Although this is a common enough question, it has no simple answer. It may be tempting to believe that selling a company should be very little different from selling a home. If only that were true! In practice, the two transactions are vastly different in most respects. Furthermore, those differences are perhaps most evident when one compares the factors that determine their valuation. Estate agents refer to recently documented sales when valuing domestic property. However, for anyone asking how much is my business worth, there is no comparable data for comparison purposes.
An accountant will tell you that your company’s value is the difference between its saleable assets and its current liabilities. However, while a bank manager may see the figure as a measure of the company’s creditworthiness, it does not indicate its potential value to an interested buyer. Others may base the valuation on annual profits before or after taxation. While this is a measure of performance, it does not reflect how much your business is worth to the right buyer.
Unlike buying a new car or washing machine, purchasing a company is an investment. In some cases, the purchaser is just seeking an opportunity to quit working for a boss and gain some independence. However, if you are selling a large and well-established, profitable business, you will need a buyer with rather more to spend. Your most lucrative target market will be those who already own a successful company and are looking to expand, diversify or strengthen their supply chain. Their offers will not be based on balance sheets but on how much your business is worth as an instrument to achieve their companies’ goals.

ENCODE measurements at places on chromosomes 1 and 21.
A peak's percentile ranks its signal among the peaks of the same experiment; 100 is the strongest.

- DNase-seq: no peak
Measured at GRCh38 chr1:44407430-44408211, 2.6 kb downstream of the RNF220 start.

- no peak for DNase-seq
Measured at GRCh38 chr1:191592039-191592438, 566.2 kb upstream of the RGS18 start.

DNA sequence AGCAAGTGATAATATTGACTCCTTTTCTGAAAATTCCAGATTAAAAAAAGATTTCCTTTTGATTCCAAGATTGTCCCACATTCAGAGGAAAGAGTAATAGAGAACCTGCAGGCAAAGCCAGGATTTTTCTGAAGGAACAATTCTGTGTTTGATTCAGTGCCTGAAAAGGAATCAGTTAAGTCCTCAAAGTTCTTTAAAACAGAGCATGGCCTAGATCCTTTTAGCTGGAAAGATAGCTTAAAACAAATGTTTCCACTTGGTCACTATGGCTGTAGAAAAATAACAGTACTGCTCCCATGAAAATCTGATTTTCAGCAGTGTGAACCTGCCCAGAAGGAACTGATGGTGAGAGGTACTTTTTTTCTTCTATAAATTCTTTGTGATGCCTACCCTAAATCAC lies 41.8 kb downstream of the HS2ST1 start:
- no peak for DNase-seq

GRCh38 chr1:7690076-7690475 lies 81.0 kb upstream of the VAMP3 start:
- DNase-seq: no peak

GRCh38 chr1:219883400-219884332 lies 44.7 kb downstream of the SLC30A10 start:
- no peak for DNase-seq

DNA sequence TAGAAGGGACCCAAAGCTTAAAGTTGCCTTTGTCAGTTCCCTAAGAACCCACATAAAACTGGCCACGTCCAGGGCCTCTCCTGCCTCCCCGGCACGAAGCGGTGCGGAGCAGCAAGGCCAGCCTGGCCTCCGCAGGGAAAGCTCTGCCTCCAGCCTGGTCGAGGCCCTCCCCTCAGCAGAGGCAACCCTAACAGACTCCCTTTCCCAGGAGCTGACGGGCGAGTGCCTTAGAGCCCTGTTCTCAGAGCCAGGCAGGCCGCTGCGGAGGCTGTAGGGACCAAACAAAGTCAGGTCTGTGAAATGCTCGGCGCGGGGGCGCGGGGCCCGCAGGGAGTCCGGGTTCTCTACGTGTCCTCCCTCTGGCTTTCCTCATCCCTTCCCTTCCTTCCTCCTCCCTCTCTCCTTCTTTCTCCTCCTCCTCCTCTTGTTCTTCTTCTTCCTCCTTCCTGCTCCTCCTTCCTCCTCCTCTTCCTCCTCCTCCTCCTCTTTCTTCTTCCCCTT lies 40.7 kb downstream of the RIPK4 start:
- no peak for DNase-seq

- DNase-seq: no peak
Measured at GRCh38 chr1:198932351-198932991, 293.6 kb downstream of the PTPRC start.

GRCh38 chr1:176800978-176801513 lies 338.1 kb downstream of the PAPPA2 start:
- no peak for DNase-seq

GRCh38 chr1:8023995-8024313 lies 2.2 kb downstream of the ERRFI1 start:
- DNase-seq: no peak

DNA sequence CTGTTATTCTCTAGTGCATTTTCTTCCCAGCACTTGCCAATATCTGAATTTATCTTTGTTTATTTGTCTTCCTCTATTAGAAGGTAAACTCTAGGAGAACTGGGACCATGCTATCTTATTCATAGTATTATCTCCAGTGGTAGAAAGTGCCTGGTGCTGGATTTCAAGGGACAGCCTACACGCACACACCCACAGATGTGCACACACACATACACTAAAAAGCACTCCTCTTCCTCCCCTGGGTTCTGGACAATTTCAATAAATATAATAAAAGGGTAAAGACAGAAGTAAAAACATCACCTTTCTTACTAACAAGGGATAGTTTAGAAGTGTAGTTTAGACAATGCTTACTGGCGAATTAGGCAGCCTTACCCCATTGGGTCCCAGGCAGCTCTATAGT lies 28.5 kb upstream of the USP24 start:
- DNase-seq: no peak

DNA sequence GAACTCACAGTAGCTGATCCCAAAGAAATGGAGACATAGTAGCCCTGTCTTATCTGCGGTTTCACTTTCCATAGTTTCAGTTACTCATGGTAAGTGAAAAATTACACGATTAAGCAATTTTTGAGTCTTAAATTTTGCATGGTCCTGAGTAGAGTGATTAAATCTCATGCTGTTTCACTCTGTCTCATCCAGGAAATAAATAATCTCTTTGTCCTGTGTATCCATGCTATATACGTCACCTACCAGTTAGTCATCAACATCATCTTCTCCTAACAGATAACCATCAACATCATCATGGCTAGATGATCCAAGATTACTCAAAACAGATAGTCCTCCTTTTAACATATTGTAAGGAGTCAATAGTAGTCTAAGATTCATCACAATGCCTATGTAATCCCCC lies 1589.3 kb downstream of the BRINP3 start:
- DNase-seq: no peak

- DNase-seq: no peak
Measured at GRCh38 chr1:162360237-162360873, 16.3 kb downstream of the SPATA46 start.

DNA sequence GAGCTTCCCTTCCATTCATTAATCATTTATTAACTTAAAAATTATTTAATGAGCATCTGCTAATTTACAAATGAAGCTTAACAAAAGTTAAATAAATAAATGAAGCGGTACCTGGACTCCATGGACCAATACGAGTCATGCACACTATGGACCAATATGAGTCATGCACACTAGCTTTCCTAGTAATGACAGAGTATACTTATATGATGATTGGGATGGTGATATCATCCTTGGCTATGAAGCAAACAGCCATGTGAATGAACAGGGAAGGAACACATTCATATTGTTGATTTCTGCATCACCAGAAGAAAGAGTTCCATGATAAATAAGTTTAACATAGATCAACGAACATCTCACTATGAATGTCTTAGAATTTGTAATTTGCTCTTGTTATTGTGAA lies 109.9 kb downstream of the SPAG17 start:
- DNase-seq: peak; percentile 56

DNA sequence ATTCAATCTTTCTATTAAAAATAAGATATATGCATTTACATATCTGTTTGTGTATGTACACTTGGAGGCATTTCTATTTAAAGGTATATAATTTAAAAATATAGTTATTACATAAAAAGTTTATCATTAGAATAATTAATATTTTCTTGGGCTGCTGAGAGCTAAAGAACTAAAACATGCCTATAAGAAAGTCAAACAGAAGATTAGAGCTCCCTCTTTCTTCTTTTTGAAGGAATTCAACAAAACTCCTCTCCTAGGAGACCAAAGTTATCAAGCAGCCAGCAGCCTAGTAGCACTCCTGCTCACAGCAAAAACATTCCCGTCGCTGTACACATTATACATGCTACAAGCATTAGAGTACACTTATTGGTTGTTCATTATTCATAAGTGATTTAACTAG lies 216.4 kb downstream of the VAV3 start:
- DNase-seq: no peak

However, the terms of any deal struck must meet all of your needs and not just an acceptable purchase price. Perhaps your goal is not to sell but to secure an investor to finance your expansion plans or provide you with an entrée into new markets. Alternatively, you may wish to raise some cash for your eventual retirement but would still like to retain a less demanding role in your company’s day-to-day operation. Rather than selling, therefore, you will be seeking a merger. Merging need not affect how much your business is worth and might also be quicker than looking for an outright buyer.
If you have never sold a business before, beware. It’s seldom a quick process and is markedly more involved than selling a house. You won’t have much luck advertising in the local newspaper. Even if, by some miracle, you found a buyer, you would have no chance of achieving your asking price. In practice, the most effective way to secure a favourable deal based on how much your business is worth to an interested buyer or investor is to seek the services of a mergers and acquisitions (M&A) advisor. Deal Leaders International is a sell-side M&A company with exceptional marketing and negotiating expertise and an extensive list of companies with a potential interest in your company. DLI advisors have all the experience and skills necessary to plan your exit strategy and secure a deal that will truly reflect how much your business is worth. Furthermore, the company has a record of success to support this claim.